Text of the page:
One of my favourite aspects of this was the extensive historical notes at the end of the book, explaining about the sources, further reading and historical figures. Can you tell that I’m a nerd? I also really enjoyed the interludes of earlier generations of the Kibsu, visiting eras such as the Dutch witch trials or the medieval Rus’. A History of What Comes Next is meticulously researched, and in addition to being a wonderful novel and story of its own, teaches the reader much about cultural history.
I loved Mia from the start – she is a young woman, headstrong and determined to find her own path. The narration adds to that, portraying her as she is, with nuance and detail – it sounds as if it’s Mia directly speaking to the reader. The interplay of text and delivery is astounding and adds to the enjoyment of the story. The book is narrated by 5 or 6 different narrators, giving each point of view a distinct character.
I cannot recommend this book enough. If you are fascinated by space at all or love science fiction, you have to make sure to give this a shot. You can add it on Goodreads here, get the audiobook from Audible here and order a copy from Bookshop here (affiliate link).
I haven’t done a blog tour in a while, but this month I’ll be featuring quite a few! Starting out is Sleep Tight by C.S. Green, published by HarperCollins. This is the first in a new mystery series starring DC Rose Gifford, and is being published today! Many thanks to Jen Harlow and HarperCollins for having me, and do check out the posts from my fellow tour hosts!
STAR RATING: 3.5/5 ✶
RELEASE DATE: 04/03/21
SUMMARY: Even in your dreams you’re not safe. The nightmare is only just beginning…
When DC Rose Gifford is called to investigate the death of a young woman suffocated in her bed, she can’t shake the feeling that there’s more to the crime than meets the eye.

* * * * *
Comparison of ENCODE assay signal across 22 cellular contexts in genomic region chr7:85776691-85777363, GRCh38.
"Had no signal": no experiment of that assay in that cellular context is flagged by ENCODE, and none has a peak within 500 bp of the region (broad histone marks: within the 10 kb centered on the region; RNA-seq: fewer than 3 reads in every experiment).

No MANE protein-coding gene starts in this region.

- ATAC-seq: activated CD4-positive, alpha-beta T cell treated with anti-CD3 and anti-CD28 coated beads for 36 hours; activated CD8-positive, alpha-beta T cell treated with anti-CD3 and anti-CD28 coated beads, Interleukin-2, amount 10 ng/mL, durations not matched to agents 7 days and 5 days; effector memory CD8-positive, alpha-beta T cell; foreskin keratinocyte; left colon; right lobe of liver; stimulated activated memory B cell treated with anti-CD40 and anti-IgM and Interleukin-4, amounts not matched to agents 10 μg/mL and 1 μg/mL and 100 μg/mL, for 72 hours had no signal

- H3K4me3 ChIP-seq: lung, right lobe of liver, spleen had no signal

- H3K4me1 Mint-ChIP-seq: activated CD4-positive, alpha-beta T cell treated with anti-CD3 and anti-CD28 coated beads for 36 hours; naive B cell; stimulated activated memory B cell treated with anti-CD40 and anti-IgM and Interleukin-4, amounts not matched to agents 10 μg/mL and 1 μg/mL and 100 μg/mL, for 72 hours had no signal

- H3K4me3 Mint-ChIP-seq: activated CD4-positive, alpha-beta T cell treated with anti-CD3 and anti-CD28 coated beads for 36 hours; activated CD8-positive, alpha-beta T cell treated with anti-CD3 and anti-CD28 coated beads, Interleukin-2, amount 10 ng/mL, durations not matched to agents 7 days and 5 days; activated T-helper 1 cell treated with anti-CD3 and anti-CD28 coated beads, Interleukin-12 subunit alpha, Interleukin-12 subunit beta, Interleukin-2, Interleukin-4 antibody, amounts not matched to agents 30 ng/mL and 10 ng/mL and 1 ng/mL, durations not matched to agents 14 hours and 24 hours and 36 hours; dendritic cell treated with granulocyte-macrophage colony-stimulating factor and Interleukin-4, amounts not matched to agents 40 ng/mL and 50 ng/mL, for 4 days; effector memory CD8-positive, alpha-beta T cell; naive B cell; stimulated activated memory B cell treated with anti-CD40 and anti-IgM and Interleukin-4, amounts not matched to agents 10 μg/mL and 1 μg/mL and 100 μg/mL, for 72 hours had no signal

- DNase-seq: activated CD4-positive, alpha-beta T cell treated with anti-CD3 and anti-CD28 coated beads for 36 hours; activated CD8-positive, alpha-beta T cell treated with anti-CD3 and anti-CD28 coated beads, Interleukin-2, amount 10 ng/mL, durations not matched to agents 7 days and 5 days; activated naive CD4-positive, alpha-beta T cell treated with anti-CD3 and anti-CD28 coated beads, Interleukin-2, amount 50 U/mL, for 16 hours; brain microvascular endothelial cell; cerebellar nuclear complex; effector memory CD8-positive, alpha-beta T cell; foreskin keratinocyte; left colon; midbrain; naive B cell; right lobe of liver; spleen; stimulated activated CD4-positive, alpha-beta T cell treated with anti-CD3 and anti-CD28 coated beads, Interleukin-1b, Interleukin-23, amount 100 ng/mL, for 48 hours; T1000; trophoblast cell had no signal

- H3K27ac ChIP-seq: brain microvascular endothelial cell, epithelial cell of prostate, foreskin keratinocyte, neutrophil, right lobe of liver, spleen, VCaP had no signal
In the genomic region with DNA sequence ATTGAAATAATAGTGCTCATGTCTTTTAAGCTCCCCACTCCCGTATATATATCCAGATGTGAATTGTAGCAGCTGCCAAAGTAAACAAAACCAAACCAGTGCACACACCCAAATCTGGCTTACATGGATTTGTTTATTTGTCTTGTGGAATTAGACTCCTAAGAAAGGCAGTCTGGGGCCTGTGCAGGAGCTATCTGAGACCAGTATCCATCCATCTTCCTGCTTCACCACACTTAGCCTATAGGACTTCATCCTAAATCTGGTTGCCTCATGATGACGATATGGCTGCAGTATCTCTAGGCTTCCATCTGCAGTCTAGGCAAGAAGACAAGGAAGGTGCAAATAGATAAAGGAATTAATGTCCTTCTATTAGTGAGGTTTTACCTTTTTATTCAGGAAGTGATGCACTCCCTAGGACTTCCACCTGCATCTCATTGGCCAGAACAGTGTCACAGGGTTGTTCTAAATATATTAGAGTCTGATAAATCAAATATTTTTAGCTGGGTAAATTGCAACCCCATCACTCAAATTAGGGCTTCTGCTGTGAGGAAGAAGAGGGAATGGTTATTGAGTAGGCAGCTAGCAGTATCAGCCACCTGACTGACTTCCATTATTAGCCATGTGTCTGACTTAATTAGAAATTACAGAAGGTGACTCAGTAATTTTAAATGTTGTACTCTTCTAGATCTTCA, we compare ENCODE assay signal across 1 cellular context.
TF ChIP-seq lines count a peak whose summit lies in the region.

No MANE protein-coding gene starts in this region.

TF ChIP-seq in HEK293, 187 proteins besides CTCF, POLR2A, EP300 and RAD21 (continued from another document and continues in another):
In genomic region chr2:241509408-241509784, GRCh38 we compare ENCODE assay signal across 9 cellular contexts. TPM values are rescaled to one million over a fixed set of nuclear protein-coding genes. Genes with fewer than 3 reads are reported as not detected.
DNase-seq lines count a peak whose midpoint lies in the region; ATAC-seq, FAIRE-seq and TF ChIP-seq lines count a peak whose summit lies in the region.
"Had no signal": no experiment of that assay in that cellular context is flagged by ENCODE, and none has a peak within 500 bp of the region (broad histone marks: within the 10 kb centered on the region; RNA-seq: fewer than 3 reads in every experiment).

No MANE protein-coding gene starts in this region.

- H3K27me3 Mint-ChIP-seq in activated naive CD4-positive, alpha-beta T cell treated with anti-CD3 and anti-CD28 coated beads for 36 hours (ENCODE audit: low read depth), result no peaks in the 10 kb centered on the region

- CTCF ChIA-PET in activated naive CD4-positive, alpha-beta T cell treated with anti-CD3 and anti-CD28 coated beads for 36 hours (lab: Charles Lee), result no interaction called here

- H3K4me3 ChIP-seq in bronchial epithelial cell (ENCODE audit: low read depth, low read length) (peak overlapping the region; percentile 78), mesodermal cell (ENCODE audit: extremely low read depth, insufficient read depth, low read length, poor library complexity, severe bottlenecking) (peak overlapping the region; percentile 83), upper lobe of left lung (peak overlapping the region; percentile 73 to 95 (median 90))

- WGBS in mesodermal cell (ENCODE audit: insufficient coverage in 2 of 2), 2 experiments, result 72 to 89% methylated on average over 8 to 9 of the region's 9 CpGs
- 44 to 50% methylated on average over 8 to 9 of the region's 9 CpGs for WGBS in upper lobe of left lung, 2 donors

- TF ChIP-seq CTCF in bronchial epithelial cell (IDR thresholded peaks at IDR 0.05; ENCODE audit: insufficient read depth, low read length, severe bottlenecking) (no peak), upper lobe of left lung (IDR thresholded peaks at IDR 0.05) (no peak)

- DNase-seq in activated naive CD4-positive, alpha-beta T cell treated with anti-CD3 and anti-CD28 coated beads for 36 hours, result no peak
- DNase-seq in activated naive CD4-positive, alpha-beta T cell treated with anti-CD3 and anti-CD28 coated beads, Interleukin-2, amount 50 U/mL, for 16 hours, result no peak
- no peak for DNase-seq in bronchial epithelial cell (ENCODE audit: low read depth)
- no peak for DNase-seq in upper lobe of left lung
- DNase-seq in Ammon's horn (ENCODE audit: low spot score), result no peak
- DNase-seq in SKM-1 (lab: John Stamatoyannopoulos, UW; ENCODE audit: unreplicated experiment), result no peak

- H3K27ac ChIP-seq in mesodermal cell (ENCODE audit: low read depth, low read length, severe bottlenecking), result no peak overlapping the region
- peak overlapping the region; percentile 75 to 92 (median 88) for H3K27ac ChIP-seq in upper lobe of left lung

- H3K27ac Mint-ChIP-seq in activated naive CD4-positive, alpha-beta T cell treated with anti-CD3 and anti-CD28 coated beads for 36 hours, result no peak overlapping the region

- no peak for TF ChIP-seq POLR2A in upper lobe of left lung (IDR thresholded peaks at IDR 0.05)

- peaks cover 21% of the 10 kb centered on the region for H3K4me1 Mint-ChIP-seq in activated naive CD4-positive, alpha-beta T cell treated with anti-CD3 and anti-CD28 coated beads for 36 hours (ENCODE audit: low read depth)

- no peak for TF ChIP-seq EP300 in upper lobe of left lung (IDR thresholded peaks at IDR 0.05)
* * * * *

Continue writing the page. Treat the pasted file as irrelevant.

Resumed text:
It looks like a straightforward crime scene – but the police can’t find the killer. Enter DS Moony – an eccentric older detective who runs UCIT, a secret department of the Met set up to solve supernatural crimes. Moony wants Rose to help her out – but Rose doesn’t believe in any of that.
As the killer prepares to strike again, Rose must pick a side – before a second woman dies. (from HarperCollins)
OPINIONS: This is an intriguing thriller, a story in which it is not clear whether the events are due to supernatural causes or not. In some ways, it reminds me a bit of Ben Aaronovitch’s Rivers of London, with its dedicated department for unusual crimes. But that is where the similarities end. Rose Gifford is a young policewoman, raised by her grandmother, who worked as a medium. Much of the story revolves around her childhood trauma and her struggles to let go of her past and people in it.
This is not a super fast-moving book, but rather one that calmly takes it’s mystery and logically approaches it step-by-step. I liked that it did not fall into sensationalist tropes like many crime novels, but rather used it’s case to show issues in the characters lives. This is as much Rose’s story as it is that of the victims of the initial crime. While the basic set up doesn’t make the story stand out, its execution is well done, and I am curious to pick up a follow-up.
Given more airspace, I think the DC Rose Gifford series can develop into a strong brand and tell some great stories. However, my main gripe with the novel is that it doesn’t evaluate the role of the police critically at all. All of the cops are “good guys”, and there is no indication that the police force needs a nuanced take after the events of the past few years.